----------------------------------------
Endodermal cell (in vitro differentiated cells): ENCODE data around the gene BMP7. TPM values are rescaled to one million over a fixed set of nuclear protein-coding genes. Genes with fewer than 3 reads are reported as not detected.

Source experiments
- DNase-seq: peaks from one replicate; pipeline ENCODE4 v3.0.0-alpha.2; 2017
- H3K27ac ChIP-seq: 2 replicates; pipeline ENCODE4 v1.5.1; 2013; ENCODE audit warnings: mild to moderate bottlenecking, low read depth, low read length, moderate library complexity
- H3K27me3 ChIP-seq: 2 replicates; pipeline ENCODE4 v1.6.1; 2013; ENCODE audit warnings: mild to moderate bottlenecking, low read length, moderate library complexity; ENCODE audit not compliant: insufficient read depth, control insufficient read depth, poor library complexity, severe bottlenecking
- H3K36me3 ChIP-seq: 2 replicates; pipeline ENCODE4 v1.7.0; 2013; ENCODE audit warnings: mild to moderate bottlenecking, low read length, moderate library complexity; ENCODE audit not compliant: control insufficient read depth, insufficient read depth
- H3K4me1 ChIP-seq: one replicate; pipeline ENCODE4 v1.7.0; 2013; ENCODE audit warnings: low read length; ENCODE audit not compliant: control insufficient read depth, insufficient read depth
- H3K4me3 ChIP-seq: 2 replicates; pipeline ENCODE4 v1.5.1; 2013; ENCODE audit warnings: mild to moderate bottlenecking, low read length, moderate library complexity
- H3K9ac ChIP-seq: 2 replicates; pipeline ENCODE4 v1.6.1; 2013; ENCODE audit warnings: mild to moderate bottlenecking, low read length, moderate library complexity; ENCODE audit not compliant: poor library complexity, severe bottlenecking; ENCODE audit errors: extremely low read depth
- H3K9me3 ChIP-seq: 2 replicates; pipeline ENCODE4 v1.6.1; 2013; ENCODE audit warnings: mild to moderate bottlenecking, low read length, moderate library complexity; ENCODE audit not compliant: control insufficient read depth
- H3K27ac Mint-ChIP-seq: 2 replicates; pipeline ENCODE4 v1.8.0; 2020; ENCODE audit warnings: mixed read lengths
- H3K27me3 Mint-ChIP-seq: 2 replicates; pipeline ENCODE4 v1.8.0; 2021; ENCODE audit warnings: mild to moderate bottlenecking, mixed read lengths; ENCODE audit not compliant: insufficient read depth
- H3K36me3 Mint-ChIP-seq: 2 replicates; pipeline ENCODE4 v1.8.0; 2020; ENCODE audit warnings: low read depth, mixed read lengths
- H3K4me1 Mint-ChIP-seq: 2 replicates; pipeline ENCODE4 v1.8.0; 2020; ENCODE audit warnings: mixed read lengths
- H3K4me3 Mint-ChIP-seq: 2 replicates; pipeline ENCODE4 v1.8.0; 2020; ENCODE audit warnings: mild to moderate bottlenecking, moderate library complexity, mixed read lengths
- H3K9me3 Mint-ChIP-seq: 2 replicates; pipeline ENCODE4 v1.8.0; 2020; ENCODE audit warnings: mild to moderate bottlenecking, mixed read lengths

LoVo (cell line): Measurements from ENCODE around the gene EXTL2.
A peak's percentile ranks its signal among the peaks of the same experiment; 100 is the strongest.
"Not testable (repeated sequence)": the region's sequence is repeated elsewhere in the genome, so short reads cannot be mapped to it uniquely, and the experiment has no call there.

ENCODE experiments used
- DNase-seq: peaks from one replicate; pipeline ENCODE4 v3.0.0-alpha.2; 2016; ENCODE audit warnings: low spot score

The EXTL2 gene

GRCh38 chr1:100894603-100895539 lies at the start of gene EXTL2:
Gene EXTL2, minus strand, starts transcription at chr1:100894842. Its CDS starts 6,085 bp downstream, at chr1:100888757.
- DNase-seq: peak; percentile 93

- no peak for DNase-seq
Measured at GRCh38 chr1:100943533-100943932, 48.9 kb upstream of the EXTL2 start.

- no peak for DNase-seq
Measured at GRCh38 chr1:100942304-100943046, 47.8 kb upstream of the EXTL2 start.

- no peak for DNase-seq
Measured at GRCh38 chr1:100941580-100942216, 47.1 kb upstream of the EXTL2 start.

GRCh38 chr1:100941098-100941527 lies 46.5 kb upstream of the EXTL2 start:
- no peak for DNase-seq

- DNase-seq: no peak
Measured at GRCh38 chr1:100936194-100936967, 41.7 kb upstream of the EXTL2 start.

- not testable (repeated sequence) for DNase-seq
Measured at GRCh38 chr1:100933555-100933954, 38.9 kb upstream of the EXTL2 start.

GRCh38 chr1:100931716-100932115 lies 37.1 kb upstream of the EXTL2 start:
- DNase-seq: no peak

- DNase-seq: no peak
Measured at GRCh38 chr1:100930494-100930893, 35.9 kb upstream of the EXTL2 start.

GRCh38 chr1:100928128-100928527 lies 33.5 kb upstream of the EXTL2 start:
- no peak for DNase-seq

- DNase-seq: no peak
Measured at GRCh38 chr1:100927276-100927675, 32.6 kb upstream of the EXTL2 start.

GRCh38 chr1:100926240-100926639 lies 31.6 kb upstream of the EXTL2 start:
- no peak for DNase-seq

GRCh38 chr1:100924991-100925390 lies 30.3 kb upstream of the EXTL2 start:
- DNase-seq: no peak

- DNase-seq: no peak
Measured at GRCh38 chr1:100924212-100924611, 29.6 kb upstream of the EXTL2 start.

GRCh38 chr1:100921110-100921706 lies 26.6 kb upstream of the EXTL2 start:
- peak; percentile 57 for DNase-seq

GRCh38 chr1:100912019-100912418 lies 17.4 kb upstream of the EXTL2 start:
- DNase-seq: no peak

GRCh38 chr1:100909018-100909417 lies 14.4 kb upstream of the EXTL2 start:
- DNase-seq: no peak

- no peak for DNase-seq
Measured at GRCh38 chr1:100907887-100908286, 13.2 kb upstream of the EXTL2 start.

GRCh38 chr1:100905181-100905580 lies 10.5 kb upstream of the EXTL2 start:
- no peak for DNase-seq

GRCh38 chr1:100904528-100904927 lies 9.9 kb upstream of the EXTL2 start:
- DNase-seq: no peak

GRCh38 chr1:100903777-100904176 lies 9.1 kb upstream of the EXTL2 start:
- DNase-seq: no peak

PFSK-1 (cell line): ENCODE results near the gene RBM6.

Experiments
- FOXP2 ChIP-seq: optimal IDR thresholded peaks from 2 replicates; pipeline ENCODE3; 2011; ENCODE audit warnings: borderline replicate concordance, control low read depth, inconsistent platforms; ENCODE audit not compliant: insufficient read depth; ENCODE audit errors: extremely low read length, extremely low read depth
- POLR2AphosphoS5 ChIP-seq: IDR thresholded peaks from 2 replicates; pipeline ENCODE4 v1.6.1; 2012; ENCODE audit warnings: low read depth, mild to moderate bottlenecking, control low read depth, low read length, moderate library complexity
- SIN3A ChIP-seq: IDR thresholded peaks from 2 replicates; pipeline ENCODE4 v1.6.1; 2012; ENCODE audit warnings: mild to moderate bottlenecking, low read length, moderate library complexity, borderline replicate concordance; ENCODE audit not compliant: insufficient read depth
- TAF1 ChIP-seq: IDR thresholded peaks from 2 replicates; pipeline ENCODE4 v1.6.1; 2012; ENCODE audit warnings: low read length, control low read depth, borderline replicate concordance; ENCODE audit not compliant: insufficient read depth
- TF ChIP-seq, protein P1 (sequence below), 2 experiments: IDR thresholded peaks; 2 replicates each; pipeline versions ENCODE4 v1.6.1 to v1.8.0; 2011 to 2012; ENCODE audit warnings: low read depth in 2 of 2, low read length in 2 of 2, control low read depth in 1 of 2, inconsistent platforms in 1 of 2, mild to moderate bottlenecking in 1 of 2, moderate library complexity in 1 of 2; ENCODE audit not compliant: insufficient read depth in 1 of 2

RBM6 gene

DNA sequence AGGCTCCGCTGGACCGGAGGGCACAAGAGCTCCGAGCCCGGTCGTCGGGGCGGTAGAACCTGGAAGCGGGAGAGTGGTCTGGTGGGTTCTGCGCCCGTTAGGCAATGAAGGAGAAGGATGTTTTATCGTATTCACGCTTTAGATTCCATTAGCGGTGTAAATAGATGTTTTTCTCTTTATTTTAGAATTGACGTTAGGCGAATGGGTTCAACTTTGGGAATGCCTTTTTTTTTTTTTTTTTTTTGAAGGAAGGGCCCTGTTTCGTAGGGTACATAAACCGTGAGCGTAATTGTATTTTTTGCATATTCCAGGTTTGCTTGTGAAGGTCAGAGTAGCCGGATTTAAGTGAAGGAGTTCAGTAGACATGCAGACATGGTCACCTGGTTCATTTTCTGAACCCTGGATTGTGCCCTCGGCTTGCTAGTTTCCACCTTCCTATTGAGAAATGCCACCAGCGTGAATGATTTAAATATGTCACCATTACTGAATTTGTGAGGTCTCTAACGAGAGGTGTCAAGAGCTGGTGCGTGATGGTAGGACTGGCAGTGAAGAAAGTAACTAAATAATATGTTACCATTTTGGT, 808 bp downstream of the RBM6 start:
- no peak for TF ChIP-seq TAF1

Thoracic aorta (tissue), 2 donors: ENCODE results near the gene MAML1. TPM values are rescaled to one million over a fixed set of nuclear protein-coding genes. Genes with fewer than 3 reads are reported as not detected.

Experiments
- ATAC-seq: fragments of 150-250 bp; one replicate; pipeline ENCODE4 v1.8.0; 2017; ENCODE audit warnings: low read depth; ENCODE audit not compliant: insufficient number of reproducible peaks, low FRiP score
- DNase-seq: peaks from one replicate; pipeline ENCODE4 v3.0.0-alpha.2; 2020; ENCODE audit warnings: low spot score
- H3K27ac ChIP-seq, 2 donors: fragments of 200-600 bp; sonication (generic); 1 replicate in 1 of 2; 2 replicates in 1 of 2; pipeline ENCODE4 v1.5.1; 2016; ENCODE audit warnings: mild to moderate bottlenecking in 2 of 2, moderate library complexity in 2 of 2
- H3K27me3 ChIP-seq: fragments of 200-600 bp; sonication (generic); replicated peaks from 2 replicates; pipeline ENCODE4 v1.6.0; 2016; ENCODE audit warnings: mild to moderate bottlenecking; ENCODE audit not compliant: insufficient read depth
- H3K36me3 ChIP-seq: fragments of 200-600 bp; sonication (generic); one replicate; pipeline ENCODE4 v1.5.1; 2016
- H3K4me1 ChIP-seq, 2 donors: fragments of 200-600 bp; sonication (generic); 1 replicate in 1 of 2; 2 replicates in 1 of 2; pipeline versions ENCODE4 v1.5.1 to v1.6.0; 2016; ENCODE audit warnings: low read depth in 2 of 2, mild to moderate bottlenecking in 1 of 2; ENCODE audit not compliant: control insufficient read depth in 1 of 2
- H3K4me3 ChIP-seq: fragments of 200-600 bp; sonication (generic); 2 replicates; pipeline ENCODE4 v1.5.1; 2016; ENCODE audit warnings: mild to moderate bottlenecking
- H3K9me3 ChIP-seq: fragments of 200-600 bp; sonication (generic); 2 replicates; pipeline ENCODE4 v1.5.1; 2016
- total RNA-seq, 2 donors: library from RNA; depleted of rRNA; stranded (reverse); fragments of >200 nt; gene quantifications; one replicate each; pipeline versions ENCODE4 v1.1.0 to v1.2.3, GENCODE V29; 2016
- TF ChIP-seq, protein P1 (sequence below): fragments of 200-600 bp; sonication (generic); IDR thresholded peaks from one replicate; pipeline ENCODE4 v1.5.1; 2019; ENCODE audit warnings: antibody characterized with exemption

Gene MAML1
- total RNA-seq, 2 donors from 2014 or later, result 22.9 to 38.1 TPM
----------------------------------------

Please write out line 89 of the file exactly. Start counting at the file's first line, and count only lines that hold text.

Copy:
- total RNA-seq, 2 donors from 2014 or later, result 22.9 to 38.1 TPM